Biological Hazard – Pacific ocean – west – Philippines

EDIS Number: BH-20120317-34551-PHL
Date / time: 17/03/2012 20:10:59 [UTC]
Event: Biological Hazard
Area: Pacific ocean - west
Country: Philippines
State/County: Provinces of Bataan and Zambales
Location: [Coastal region]
Number of Deads: N/A
Number of Injured: N/A
Number of Infected: N/A
Number of Missing: N/A
Number of Affected: N/A
Number of Evacuated: N/A
Damage level: N/A


The red tide toxin phenomenon in Bataan and Zambales is at its worst, the Bureau of Fisheries and Aquatic Resources (BFAR) revealed Saturday. The BFAR renewed its warning against gathering and eating shellfish off the coasts of Balanga City and the towns of Samal, Orion, Orani, Abucay, Hermosa and Mariveles in Bataan, as well as in waters of Masinloc, Zambales. It said the red tide toxicity level in these areas has reached a record-high of 469 micrograms of red tide microorganisms per 100 grams of shellfish meat or more than 500 percent higher than the tolerable limit of 60 micrograms. As such, all types of shellfish and “alamang” gathered from the areas are not safe for human consumption. Since the red tide toxicity level is at a severe stage, anyone who eats shellfish harvested from affected areas could feel numbness and dizziness within 20 minutes, the BFAR said. It added that symptoms of red tide poisoning include numbness in the lip area, dizziness and vomiting, which may lead serious illness and even death. Fish, squids, shrimps, and crabs are safe for human consumption provided that they are fresh and washed thoroughly and their internal organs, such as gills and intestines, are removed before cooking. BFAR said that Balanga City Mayor Jose Enrique Garcia has informed his constituents through public address system that the ban is still on until said otherwise by BFAR. Meanwhile, BFAR shared that Samal Mayor Gene dela Fuente said the residents of the town were also informed of the ban. BFAR laboratory technicians here and in Bataan, with the assistance of fishermen, have been collecting water and shellfish samples since Nov. 20, 2011 after an old woman died and four others were hospitalized for paralytic shellfish poisoning after eating “sulib” in Samal town. One half of the shellfish meat and water samples were tested at the Bataan Red Tide Testing Center while the other half were brought to the BFAR main office in Manila for mouse bioassay, a laboratory technique to test for palytoxins.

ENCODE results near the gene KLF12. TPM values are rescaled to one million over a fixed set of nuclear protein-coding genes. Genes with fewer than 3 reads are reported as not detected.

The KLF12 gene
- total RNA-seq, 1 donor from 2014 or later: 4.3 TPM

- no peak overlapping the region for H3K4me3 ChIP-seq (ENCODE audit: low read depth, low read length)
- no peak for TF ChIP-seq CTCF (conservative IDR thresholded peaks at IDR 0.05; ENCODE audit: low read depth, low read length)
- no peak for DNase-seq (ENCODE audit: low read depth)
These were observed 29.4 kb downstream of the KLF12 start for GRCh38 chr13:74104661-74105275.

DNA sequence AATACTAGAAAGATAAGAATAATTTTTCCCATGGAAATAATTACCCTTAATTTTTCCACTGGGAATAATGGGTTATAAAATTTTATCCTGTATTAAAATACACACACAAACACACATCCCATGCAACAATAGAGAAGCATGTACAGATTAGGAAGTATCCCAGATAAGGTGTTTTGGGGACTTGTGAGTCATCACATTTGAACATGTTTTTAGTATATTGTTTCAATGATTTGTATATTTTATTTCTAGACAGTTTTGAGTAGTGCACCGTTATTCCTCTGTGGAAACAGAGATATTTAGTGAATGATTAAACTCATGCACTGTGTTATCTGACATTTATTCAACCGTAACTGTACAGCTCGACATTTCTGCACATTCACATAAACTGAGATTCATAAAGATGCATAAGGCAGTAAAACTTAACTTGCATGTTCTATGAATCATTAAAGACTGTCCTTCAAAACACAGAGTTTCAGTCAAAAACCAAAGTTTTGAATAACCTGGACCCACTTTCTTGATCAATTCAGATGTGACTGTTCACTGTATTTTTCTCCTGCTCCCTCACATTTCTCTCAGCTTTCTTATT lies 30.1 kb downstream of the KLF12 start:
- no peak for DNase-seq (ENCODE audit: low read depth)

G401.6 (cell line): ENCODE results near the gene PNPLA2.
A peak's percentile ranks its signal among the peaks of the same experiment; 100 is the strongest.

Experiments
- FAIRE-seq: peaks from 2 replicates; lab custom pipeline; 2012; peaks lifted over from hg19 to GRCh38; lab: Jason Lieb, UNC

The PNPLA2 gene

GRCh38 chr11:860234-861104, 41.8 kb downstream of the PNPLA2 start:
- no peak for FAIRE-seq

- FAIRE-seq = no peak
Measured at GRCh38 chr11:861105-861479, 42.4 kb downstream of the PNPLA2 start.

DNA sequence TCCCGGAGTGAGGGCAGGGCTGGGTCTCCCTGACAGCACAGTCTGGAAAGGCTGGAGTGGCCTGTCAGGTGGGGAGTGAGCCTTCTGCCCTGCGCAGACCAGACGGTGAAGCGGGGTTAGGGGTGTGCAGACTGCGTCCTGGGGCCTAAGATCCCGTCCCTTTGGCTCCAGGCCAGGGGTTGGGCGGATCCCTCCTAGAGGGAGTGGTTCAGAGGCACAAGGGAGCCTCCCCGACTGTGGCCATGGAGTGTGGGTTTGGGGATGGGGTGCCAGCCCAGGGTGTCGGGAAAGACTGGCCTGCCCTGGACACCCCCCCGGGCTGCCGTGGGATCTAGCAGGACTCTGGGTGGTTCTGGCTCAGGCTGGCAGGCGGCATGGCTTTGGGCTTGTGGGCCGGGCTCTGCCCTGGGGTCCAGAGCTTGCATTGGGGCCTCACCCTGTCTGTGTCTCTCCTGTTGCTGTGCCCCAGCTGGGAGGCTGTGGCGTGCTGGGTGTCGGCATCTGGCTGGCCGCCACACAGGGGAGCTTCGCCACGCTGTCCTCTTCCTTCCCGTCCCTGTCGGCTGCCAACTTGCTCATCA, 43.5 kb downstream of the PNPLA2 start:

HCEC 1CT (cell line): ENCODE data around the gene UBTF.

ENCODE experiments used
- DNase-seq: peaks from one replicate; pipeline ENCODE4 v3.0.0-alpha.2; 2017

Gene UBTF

Syndicated from RSOE EDIS - Emergency and Disaster Information